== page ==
Artgraf water soluble graphite, pen on paper, 10″ x 8″

 

 

 

daily painting | eggplant

Did a few paintings of this eggplant before I ate it. A friend had given me lemons so I thought they’d get along together in a group setting (no fights, no bruising; they were refreshingly civilized). The amazing rich color — aubergine — of eggplant is glossy and luscious and beautiful. Hated to ruin it by chopping it up for dinner. It’s also fun reading that it’s a member of the nightshade family, which makes me think of the Addam’s Family and cracks me up.

5″ x 8″ watercolor, pen on paper = $50

 

 

 

daily painting | big guns

Oh the fun of poking around Alameda Pt, a former navy base, looking for interesting scenes on a mild Spring day. An opening in a fence I’d never seen before created an opportunity to find old guns mounted near the flight tower. I wonder where they came from? Off a ship? From which era or war? No clue. It was rusty and interesting and I forgot my regular paint sketchbook so I found another sketchpad in the back of my car (which is why my trunk is overflowing with stuff as it gives me MacGyver opportunities to sit on a beach, paint and draw, view birds through a scope). It was both a piece of interesting war machinery and a bit chilling, wondering of its history. Implements of war—fascinating and terrifying at once. I can only imagine the terror of seeing something like this in action.

watercolor, pen on paper

 

 

 

daily painting | poppy

Thanks to our current California season of soggy, the poppies are everywhere in the brilliant green hills. This was from a hike at Sibley in Oakland hoping to see Golden Eagles (swifts and juncos, one PG&E drone, no eagles, not even a red tail). Brushing wet, bright washes over the paper was serious fun; took a few passes to get a painting I liked and in this damp atmosphere the paint took forever to dry. Patience and a hair dryer. I noodle around too much and complicate the composition when simplicity is best. Hope I never get over the magic of watercolors—they have a mind of their own and I’m never sure what will happen which is a combo of fun fringed with frequent frustration (sorry, can’t help myself).

5″ x 8″ watercolor, pen on paper = $50

 

 

 

daily painting | horizon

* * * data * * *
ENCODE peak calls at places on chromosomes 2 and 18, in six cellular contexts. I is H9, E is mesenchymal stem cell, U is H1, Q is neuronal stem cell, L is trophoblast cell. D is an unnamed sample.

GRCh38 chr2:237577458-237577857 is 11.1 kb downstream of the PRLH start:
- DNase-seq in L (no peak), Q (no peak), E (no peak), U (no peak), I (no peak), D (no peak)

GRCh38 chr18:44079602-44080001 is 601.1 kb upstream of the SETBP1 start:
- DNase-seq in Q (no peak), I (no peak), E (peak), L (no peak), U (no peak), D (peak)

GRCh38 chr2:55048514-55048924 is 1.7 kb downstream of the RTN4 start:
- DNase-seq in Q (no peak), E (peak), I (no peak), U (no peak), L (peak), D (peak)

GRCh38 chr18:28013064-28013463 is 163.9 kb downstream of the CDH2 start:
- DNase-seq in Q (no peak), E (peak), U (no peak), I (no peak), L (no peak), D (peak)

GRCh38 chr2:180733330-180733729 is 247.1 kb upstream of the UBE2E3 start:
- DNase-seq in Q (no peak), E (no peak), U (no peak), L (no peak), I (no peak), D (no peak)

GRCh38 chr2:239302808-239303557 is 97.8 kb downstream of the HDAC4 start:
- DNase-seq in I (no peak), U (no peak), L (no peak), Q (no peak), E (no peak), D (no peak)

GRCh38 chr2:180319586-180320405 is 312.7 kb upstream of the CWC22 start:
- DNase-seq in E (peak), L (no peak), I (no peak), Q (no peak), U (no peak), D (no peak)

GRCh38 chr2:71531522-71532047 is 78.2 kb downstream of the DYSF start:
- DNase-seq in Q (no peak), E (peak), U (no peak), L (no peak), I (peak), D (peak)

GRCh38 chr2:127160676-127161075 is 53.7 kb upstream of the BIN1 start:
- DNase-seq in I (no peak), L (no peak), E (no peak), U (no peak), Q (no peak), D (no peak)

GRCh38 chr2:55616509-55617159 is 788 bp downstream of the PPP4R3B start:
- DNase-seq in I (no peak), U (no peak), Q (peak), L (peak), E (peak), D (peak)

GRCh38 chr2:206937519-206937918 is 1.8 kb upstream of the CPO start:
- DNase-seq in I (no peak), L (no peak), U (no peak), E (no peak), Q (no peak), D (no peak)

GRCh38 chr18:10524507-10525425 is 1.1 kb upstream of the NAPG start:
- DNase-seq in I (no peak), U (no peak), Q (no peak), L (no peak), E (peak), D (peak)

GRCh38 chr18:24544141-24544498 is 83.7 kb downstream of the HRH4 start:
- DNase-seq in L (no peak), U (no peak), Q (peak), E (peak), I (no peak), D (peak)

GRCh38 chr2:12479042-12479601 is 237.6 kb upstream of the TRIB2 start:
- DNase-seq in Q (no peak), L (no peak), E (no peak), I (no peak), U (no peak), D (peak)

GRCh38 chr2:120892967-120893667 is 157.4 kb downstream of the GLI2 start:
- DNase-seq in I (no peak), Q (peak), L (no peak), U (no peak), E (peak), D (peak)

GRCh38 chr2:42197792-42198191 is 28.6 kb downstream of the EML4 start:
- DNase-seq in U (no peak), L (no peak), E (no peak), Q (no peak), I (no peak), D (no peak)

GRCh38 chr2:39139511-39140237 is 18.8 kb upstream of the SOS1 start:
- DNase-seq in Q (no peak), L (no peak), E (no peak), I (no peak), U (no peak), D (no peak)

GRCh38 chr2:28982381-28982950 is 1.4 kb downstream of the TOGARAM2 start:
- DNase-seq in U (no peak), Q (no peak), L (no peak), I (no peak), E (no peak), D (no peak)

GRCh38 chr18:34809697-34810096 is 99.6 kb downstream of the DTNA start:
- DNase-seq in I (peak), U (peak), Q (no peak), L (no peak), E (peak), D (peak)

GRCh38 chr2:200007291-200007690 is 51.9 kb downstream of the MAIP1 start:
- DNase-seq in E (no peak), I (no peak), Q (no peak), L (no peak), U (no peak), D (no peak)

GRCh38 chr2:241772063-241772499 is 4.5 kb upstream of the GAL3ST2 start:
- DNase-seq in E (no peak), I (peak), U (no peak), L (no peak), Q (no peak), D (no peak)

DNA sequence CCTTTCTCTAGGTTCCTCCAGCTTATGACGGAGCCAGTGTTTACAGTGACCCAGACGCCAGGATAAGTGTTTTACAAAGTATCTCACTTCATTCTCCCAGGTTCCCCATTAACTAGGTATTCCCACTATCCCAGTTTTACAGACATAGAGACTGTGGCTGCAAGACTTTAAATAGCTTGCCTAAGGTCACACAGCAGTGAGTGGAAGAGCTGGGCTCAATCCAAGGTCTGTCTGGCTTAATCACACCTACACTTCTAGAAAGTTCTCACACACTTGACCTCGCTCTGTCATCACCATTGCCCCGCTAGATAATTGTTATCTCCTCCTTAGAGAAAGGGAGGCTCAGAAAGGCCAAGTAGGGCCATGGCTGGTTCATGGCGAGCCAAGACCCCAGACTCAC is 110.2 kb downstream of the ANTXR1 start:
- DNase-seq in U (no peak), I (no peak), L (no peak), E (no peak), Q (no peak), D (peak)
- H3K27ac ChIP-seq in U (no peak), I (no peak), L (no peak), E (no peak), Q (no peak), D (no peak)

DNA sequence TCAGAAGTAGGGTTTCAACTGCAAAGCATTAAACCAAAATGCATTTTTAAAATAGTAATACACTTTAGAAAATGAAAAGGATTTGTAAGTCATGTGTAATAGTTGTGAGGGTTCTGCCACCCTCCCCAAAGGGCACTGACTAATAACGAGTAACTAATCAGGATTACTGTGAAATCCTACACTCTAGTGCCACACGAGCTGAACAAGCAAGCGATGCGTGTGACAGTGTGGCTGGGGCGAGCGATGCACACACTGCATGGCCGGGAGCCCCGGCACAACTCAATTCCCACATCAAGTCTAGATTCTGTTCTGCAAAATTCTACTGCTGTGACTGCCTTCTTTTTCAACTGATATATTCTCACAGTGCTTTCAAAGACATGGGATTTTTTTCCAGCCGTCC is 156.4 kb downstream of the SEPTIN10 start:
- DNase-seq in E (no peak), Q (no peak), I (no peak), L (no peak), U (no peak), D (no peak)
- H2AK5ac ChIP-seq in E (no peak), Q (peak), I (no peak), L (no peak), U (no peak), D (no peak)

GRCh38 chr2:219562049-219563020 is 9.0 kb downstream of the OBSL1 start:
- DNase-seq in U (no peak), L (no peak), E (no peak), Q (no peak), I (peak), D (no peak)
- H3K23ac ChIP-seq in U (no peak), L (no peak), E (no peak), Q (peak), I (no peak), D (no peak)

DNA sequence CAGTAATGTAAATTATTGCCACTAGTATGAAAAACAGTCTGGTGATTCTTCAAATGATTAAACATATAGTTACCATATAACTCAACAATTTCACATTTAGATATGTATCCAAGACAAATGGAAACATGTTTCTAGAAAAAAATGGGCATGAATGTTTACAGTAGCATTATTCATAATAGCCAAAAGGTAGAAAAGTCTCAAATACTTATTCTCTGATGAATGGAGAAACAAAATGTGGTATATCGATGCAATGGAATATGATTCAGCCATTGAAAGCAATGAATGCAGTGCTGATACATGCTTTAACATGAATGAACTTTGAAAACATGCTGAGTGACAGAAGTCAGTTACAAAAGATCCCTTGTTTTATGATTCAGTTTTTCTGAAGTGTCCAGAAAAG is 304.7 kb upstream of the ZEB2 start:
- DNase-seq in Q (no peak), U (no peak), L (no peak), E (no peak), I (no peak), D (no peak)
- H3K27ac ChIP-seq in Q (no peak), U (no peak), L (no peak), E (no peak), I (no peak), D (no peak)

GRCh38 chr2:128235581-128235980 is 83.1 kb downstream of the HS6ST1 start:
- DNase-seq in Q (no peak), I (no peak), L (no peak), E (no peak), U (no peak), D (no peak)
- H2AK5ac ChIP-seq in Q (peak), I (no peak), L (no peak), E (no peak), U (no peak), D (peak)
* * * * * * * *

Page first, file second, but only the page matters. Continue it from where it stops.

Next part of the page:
Worked on abstracts on the weekend; my ISP has been doing maintenance so wasn’t able to post until today. It has been satisfying to work on these 12″ square boards in my studio; I was working on one large painting and 2 small ones simultaneously. I’m in a bubble of artistic self-doubt (is it possible to turn that into protective bubble wrap?) as I try to answer life questions about where to be, how to resolve financial challenges, wondering if my art sucks and whether I’m delusional or horridly arrogant. I don’t know the answers, so I’ll just keep getting my paints out as that’s the only thing I know for certain I need to do. My faith tells me the solutions will arrive at some point, right when I need them. Life is never static, ever. I will follow the advice in The Power of Now and resist nothing.

12″ x 12″ acrylic on claybord = $185

 

 

 

daily painting | marina iris

I think this is an iris? (Googling around flower pics, it’s a good guess.) My passion for painting flowers never seems to cool, and that love affair has been going on for about 40 years (seriously, I am that old). This one was popping up in a sea of nasturtiums along the walkway of my marina in Alameda and I quickly took its pic while schlepping loads of laundry to the washers & dryers. This work was a more traditional watercolor with a minimum of pen and other media, and the painting session in my kitchen was a welcome break from my usual news junkie habit (you should see the paintings I try while watching news programs! Disasters!). The vibrant Daniel Smith paints are lovely to mix and puddle onto my sketchbook pages. Though in this damp weather it takes forever for them to dry (rats, I see the rains have returned; might skip that quick jog but maybe a patch of blue sky will arrive).

7″ x 10″ watercolor, pen on paper = $90